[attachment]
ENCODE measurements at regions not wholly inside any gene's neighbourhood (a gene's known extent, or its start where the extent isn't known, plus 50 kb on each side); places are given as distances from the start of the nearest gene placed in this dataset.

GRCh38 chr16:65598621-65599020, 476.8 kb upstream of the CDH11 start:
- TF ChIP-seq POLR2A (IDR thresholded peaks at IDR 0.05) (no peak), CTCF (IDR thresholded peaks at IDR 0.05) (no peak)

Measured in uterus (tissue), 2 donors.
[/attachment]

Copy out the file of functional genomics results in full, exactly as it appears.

ENCODE measurements at regions not wholly inside any gene's neighbourhood (a gene's known extent, or its start where the extent isn't known, plus 50 kb on each side); places are given as distances from the start of the nearest gene placed in this dataset.

GRCh38 chr16:65598621-65599020, 476.8 kb upstream of the CDH11 start:
- TF ChIP-seq POLR2A (IDR thresholded peaks at IDR 0.05) (no peak), CTCF (IDR thresholded peaks at IDR 0.05) (no peak)

Measured in uterus (tissue), 2 donors.